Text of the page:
Thursday, January 06, 2011

Living on the Edge with Disabled Children: When Health Issues Threaten the Family


It may not seem like a big deal, but to this family and others like him, this is a huge issue. Sam Parker is a severely disabled eight year old with cerebral palsy, seizures, on gtube feeds and is blind. He’s also a 75 pound quadriplegic and needs to be carried up to bed every night. When the father had heart surgery for a life threatening condition, the father could no longer carry the 75 pound boy up the stairs. At 75 pounds, the son was too heavy for the mother to carry. After the father’s heart surgery, a request was put out to the local high school and the captain of the high school football team volunteered to help the family out by carrying the boy up the stairs to bed at night. The boy spends his day on a cot outside the family kitchen and Rudy Favard, a high school student stops by three to five nights a week to carry Sam up the stairs. Rudy states that it’s not a “big deal” but to families like the Parkers, issues like this are a big deal and the fact that Rudy stops by to carry Sam up the stairs, enables their family to stay together.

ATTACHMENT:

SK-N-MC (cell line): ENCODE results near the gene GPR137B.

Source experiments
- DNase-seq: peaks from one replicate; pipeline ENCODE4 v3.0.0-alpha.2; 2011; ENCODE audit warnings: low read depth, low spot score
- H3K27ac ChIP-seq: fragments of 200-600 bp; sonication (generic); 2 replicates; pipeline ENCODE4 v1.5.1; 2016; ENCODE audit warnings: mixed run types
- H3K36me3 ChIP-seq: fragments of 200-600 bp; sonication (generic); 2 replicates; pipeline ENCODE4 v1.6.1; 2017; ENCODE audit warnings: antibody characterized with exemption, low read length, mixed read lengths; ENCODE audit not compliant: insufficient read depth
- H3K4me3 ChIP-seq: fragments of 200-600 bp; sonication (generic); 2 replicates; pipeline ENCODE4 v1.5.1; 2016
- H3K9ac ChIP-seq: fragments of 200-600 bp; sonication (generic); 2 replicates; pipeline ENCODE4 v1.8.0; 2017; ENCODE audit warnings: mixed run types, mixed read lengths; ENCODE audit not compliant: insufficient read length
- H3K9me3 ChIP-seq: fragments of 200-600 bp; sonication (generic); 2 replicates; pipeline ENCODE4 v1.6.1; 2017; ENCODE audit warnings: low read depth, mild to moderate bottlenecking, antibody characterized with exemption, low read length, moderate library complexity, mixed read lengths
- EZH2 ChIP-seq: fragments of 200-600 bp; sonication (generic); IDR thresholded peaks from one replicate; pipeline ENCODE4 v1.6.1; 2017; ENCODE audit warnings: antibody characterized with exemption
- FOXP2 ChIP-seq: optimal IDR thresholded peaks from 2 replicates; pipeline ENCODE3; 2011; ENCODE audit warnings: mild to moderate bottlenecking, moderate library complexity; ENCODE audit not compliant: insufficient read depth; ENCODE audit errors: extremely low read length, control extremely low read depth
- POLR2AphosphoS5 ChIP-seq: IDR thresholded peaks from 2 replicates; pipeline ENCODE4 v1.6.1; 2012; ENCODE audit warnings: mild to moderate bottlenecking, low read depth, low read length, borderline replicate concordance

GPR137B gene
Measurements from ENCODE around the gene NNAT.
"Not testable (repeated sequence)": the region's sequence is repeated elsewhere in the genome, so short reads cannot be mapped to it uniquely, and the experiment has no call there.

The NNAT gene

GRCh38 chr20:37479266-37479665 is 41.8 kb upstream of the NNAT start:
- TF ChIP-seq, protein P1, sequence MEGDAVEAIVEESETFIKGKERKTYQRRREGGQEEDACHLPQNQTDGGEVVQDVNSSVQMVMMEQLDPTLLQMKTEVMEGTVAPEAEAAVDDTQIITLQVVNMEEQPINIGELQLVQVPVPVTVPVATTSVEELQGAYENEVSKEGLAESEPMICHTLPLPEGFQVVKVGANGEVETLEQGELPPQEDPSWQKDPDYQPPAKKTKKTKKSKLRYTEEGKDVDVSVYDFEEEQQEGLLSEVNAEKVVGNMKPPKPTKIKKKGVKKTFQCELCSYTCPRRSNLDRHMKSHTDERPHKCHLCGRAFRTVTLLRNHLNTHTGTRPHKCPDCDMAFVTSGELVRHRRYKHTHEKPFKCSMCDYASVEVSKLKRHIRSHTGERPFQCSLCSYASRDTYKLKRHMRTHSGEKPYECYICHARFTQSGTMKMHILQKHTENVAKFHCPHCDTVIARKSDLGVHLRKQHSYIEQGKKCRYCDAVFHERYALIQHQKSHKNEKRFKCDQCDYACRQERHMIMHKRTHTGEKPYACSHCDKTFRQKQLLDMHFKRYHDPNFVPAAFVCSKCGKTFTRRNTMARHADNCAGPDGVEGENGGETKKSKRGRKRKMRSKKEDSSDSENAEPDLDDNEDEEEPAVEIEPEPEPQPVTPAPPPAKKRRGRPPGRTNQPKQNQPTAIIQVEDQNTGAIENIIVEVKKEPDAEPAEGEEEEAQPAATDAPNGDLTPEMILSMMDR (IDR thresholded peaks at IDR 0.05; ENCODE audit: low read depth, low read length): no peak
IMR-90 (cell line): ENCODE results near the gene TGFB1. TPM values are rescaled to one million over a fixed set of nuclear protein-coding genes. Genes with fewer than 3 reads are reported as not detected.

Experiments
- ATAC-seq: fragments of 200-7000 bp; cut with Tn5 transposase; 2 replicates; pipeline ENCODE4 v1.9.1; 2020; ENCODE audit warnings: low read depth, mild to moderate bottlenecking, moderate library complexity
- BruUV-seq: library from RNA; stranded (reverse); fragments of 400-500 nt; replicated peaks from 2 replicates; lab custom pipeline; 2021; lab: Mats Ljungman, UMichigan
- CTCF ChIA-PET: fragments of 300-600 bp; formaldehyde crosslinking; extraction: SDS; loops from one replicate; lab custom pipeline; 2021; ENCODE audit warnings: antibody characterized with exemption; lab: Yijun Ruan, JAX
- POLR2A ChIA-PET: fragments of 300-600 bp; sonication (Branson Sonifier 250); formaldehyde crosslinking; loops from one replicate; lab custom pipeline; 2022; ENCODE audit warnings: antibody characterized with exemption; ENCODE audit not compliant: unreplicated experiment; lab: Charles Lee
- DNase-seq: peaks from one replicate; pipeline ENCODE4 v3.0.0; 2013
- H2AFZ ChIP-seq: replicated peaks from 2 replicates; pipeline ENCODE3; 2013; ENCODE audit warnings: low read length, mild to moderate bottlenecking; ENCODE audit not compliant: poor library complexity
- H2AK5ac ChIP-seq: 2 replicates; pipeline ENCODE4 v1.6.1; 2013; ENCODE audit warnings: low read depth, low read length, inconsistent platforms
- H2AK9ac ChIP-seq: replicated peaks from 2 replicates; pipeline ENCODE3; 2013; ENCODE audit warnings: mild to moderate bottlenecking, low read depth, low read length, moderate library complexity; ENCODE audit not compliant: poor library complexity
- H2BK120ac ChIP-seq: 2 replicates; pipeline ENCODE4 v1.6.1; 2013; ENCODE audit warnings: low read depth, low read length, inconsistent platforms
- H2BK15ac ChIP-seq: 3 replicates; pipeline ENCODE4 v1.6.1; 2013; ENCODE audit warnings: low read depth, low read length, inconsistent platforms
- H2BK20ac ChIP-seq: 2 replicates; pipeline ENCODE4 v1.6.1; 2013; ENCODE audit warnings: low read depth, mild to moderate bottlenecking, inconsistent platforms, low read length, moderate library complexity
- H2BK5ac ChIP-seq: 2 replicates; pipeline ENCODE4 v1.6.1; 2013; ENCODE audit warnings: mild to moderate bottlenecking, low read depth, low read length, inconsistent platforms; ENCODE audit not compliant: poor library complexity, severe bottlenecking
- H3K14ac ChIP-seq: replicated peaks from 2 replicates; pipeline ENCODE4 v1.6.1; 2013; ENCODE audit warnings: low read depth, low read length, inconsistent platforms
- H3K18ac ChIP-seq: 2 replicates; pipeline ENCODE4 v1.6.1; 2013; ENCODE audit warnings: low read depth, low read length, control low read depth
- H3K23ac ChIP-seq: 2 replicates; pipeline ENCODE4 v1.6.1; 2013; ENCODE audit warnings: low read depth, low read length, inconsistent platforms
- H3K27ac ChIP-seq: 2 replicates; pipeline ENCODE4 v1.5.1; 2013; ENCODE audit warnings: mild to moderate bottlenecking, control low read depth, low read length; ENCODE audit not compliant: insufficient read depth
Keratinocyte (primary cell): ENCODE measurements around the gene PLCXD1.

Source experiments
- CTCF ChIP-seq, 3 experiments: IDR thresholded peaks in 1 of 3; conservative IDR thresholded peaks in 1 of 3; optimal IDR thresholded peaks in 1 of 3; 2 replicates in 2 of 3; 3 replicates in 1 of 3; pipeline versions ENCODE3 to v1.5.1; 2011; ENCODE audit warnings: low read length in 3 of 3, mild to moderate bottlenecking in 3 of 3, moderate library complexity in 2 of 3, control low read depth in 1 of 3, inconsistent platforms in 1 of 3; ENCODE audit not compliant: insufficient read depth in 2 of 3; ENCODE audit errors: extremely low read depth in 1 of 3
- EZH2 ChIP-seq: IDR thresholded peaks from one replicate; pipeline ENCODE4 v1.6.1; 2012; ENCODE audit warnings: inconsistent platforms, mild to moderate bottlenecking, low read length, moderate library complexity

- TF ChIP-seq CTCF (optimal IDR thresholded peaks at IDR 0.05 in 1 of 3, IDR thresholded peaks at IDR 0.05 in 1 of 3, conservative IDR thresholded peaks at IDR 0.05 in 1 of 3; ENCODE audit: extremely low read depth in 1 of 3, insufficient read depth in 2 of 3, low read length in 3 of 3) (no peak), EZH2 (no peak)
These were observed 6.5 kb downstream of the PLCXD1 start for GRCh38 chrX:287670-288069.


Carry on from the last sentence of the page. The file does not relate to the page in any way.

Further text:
This story however is one that is repeated all throughout the country. It’s no secret that when kids get too large for parents and caregivers to care for, often they are put into homes. While that may be a viable solution, it’s really sad to think that because you are disabled, you are at risk for this. Yes, there are certainly alternatives, such as a hoyer lift however that too takes a fair amount of muscle. I know moving Dear Son can be exhausting, especially when I am tired. And while I call Dear Son a child, he is in fact, a nineteen year old six foot plus man that weighs a little under 200 pounds. That can be hard to maneuver some days.